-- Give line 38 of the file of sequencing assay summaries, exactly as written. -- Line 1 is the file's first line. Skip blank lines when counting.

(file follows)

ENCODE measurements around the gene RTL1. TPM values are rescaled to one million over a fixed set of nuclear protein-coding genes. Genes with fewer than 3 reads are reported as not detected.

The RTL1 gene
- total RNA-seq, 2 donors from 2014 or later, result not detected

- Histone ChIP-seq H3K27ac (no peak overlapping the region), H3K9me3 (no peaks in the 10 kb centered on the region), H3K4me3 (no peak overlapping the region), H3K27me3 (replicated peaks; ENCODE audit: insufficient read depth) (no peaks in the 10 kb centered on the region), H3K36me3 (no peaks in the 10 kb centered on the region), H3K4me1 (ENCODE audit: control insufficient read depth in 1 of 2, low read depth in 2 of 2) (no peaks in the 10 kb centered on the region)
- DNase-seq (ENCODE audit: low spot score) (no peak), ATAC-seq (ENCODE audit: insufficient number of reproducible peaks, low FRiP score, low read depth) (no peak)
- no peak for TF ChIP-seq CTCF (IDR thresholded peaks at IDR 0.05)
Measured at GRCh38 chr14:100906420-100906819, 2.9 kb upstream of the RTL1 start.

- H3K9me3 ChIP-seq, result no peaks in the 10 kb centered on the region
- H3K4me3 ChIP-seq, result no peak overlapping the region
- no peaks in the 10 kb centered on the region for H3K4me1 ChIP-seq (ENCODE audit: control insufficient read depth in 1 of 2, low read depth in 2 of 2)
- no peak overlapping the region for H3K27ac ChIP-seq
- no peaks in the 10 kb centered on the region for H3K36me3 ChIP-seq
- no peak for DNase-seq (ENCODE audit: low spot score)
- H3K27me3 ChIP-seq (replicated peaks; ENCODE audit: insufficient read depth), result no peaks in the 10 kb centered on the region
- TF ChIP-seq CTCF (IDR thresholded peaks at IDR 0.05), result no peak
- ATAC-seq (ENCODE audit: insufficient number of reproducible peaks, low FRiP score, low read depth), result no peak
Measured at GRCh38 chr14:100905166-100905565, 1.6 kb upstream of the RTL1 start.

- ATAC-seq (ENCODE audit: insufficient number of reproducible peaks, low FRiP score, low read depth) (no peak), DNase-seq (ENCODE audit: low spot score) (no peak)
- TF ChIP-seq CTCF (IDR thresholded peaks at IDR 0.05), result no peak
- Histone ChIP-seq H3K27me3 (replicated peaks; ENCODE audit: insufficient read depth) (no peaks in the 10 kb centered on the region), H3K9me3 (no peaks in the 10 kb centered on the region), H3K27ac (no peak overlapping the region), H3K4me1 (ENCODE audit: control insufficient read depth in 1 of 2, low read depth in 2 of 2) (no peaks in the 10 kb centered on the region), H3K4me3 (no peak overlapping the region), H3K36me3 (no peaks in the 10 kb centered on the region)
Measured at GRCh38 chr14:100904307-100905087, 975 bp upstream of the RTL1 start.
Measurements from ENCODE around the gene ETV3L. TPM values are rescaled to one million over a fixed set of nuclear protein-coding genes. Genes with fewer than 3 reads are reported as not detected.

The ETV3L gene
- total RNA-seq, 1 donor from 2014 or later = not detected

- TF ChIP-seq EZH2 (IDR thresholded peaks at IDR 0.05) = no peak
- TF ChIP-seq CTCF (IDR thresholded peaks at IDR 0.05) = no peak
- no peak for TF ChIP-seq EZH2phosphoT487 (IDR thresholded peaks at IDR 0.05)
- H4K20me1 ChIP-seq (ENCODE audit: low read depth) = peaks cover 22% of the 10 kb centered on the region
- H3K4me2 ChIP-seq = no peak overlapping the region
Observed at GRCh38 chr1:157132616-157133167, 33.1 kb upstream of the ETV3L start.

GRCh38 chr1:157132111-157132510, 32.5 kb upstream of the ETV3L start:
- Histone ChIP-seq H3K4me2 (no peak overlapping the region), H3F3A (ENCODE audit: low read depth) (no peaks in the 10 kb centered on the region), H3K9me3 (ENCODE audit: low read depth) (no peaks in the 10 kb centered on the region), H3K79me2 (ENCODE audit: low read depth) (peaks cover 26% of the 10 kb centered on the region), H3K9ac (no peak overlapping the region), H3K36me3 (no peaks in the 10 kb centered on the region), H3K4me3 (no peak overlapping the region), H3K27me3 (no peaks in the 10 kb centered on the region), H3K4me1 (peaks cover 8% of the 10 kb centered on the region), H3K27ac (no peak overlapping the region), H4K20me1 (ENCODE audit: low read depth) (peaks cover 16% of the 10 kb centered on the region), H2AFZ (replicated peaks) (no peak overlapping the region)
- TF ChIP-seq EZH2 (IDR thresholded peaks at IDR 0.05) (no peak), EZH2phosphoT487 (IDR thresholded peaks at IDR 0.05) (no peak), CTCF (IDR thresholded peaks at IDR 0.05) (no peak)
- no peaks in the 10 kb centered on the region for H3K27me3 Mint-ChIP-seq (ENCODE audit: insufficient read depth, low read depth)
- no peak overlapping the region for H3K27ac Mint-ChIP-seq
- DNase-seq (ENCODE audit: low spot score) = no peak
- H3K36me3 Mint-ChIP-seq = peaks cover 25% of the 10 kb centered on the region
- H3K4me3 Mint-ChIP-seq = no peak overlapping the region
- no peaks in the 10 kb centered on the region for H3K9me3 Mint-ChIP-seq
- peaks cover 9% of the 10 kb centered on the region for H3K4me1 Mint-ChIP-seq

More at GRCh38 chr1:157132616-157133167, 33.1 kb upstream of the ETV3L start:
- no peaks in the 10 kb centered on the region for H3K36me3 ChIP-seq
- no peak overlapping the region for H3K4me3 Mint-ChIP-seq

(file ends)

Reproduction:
- H3K4me3 Mint-ChIP-seq = no peak overlapping the region